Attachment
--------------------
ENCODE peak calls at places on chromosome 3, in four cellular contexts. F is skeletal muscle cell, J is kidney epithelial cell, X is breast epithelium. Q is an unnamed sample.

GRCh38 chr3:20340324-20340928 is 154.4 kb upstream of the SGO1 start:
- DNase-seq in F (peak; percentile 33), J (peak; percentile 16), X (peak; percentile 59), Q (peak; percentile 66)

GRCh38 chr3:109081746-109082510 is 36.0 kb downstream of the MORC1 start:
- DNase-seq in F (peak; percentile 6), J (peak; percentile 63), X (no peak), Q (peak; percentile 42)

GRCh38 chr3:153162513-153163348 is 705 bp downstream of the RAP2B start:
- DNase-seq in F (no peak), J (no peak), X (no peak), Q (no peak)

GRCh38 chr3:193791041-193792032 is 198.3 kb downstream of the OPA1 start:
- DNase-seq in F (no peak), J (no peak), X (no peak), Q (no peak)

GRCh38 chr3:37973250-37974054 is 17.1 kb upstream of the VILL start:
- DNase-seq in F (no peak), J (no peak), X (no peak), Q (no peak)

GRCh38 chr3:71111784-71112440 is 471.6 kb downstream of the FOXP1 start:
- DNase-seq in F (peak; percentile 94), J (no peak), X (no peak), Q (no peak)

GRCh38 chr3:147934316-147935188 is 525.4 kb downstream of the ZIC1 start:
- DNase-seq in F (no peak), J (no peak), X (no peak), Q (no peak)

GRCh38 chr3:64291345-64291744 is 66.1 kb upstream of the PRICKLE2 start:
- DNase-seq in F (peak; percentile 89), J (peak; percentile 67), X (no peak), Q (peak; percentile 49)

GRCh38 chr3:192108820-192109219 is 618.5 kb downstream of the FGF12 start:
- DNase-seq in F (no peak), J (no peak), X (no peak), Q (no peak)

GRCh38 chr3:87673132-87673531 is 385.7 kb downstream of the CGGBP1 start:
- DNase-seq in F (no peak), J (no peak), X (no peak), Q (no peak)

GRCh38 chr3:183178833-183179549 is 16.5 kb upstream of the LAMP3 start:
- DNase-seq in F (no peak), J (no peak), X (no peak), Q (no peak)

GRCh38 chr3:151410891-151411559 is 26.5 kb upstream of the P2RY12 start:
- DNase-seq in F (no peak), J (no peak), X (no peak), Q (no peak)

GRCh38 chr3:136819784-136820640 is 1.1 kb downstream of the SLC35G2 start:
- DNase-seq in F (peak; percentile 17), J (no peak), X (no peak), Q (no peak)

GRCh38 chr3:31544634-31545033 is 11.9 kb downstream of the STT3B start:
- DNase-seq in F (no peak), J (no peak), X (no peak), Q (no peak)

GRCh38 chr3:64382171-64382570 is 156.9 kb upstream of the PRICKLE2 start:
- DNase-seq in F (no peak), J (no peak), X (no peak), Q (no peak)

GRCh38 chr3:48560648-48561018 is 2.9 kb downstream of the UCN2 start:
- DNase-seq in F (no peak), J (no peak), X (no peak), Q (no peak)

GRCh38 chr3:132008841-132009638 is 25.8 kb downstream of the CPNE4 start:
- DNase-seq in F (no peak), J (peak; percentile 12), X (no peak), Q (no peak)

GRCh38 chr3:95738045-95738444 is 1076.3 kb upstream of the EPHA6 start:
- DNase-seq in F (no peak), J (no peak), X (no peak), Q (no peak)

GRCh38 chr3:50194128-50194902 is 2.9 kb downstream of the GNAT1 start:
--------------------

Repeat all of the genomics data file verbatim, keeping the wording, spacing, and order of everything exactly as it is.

ENCODE peak calls at places on chromosome 3, in four cellular contexts. F is skeletal muscle cell, J is kidney epithelial cell, X is breast epithelium. Q is an unnamed sample.

GRCh38 chr3:20340324-20340928 is 154.4 kb upstream of the SGO1 start:
- DNase-seq in F (peak; percentile 33), J (peak; percentile 16), X (peak; percentile 59), Q (peak; percentile 66)

GRCh38 chr3:109081746-109082510 is 36.0 kb downstream of the MORC1 start:
- DNase-seq in F (peak; percentile 6), J (peak; percentile 63), X (no peak), Q (peak; percentile 42)

GRCh38 chr3:153162513-153163348 is 705 bp downstream of the RAP2B start:
- DNase-seq in F (no peak), J (no peak), X (no peak), Q (no peak)

GRCh38 chr3:193791041-193792032 is 198.3 kb downstream of the OPA1 start:
- DNase-seq in F (no peak), J (no peak), X (no peak), Q (no peak)

GRCh38 chr3:37973250-37974054 is 17.1 kb upstream of the VILL start:
- DNase-seq in F (no peak), J (no peak), X (no peak), Q (no peak)

GRCh38 chr3:71111784-71112440 is 471.6 kb downstream of the FOXP1 start:
- DNase-seq in F (peak; percentile 94), J (no peak), X (no peak), Q (no peak)

GRCh38 chr3:147934316-147935188 is 525.4 kb downstream of the ZIC1 start:
- DNase-seq in F (no peak), J (no peak), X (no peak), Q (no peak)

GRCh38 chr3:64291345-64291744 is 66.1 kb upstream of the PRICKLE2 start:
- DNase-seq in F (peak; percentile 89), J (peak; percentile 67), X (no peak), Q (peak; percentile 49)

GRCh38 chr3:192108820-192109219 is 618.5 kb downstream of the FGF12 start:
- DNase-seq in F (no peak), J (no peak), X (no peak), Q (no peak)

GRCh38 chr3:87673132-87673531 is 385.7 kb downstream of the CGGBP1 start:
- DNase-seq in F (no peak), J (no peak), X (no peak), Q (no peak)

GRCh38 chr3:183178833-183179549 is 16.5 kb upstream of the LAMP3 start:
- DNase-seq in F (no peak), J (no peak), X (no peak), Q (no peak)

GRCh38 chr3:151410891-151411559 is 26.5 kb upstream of the P2RY12 start:
- DNase-seq in F (no peak), J (no peak), X (no peak), Q (no peak)

GRCh38 chr3:136819784-136820640 is 1.1 kb downstream of the SLC35G2 start:
- DNase-seq in F (peak; percentile 17), J (no peak), X (no peak), Q (no peak)

GRCh38 chr3:31544634-31545033 is 11.9 kb downstream of the STT3B start:
- DNase-seq in F (no peak), J (no peak), X (no peak), Q (no peak)

GRCh38 chr3:64382171-64382570 is 156.9 kb upstream of the PRICKLE2 start:
- DNase-seq in F (no peak), J (no peak), X (no peak), Q (no peak)

GRCh38 chr3:48560648-48561018 is 2.9 kb downstream of the UCN2 start:
- DNase-seq in F (no peak), J (no peak), X (no peak), Q (no peak)

GRCh38 chr3:132008841-132009638 is 25.8 kb downstream of the CPNE4 start:
- DNase-seq in F (no peak), J (peak; percentile 12), X (no peak), Q (no peak)

GRCh38 chr3:95738045-95738444 is 1076.3 kb upstream of the EPHA6 start:
- DNase-seq in F (no peak), J (no peak), X (no peak), Q (no peak)

GRCh38 chr3:50194128-50194902 is 2.9 kb downstream of the GNAT1 start: